Bruno was not a physician and he was not authorized to make medical examinations of applicants. Nevertheless, he provided himself with a black bag which looked like a physician's kit and one day called upon Mrs. Bowman. He had with him the cards signed by Mrs. Bowman and her daughter. He identified himself as a doctor sent by the defendant insurance company. He not only asked questions and weighed the applicants but he made the type of intimate examination which would have been proper enough if he had been authorized to make an examination for the presence of a hernia. But it was obviously improper when not made in the course of a medical examination. He conducted this examination upon both women, more thorough in the mother's case than that of the daughter, and then left. Subsequently the company's real physician called upon Mrs. Bowman. When they learned how they had been imposed upon both mother and daughter claimed resulting physical illness.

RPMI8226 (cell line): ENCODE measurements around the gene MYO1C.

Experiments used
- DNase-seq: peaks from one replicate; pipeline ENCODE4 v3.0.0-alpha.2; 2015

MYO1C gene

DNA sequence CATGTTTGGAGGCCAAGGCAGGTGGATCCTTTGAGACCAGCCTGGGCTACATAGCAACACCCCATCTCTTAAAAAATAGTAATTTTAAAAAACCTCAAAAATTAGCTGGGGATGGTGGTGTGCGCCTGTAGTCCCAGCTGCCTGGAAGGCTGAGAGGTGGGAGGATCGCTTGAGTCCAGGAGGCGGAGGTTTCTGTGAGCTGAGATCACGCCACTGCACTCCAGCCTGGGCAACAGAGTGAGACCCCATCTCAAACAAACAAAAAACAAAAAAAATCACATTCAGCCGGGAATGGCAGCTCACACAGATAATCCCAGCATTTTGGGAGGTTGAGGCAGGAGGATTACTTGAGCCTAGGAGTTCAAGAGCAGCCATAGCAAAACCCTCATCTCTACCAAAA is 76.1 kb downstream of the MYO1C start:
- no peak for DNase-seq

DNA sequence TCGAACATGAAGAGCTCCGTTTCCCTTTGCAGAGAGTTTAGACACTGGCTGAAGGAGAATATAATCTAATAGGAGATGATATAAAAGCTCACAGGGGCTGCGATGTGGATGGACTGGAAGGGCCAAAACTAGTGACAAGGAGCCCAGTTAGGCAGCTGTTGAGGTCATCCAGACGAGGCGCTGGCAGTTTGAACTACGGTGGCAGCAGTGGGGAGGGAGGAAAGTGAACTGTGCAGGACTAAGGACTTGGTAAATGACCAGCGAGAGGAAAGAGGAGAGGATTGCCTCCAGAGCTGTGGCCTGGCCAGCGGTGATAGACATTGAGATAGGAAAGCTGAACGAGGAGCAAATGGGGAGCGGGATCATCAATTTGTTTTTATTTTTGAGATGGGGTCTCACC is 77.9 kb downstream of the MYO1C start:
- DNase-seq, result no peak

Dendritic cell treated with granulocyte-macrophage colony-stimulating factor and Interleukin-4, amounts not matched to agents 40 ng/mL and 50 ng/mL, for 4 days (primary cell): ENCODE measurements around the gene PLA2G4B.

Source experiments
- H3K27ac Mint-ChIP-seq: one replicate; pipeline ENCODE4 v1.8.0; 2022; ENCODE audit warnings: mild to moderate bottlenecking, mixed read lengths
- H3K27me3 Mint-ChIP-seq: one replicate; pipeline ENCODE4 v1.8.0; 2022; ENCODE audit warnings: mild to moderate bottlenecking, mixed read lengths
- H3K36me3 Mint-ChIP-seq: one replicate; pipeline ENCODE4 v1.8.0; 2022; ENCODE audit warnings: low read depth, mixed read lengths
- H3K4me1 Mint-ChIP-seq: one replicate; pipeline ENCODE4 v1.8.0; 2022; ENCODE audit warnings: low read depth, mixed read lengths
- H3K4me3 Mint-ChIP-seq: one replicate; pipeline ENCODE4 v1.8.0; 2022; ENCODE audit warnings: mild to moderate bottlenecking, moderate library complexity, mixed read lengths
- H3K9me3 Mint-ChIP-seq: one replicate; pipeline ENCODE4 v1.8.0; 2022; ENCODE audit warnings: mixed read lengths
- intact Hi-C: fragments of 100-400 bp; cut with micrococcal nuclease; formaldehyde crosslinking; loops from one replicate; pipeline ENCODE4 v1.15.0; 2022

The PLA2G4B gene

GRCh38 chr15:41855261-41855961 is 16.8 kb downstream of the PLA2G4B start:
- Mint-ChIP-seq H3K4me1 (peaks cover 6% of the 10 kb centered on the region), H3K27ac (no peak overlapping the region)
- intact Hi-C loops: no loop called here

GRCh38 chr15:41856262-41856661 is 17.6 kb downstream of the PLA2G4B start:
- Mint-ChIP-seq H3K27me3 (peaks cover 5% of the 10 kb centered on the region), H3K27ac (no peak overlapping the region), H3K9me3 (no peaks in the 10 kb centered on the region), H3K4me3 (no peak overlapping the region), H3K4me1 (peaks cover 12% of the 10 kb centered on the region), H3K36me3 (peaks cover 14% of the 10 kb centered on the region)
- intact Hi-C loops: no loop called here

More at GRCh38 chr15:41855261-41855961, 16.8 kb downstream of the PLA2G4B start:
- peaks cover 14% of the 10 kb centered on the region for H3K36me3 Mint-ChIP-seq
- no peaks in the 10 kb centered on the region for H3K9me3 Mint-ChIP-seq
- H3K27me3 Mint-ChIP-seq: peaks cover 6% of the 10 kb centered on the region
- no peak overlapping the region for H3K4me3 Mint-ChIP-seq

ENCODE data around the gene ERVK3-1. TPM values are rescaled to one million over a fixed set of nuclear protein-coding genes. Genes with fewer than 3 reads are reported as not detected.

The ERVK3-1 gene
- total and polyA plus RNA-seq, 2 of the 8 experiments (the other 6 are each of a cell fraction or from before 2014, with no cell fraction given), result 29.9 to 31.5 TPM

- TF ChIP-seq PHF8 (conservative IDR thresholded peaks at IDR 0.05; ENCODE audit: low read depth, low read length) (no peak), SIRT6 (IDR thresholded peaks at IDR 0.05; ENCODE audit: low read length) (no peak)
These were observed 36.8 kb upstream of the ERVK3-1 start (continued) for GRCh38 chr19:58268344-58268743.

Our question in this case is whether there is reversible error in the manner in which the case was submitted to the jury. The problem is wholly one of Pennsylvania law; our jurisdiction is based upon diversity only.
There would be no question about Bruno's individual liability. Such a contact as he inflicted upon plaintiffs is one called in the Restatement an "offensive bodily contact."*fn1 The fact that permission for the touching was obtained by fraud vitiates the consent given by the ad hoc patient.*fn2 The question is, however, whether Bruno's conduct in this instance can be attributed to his employer.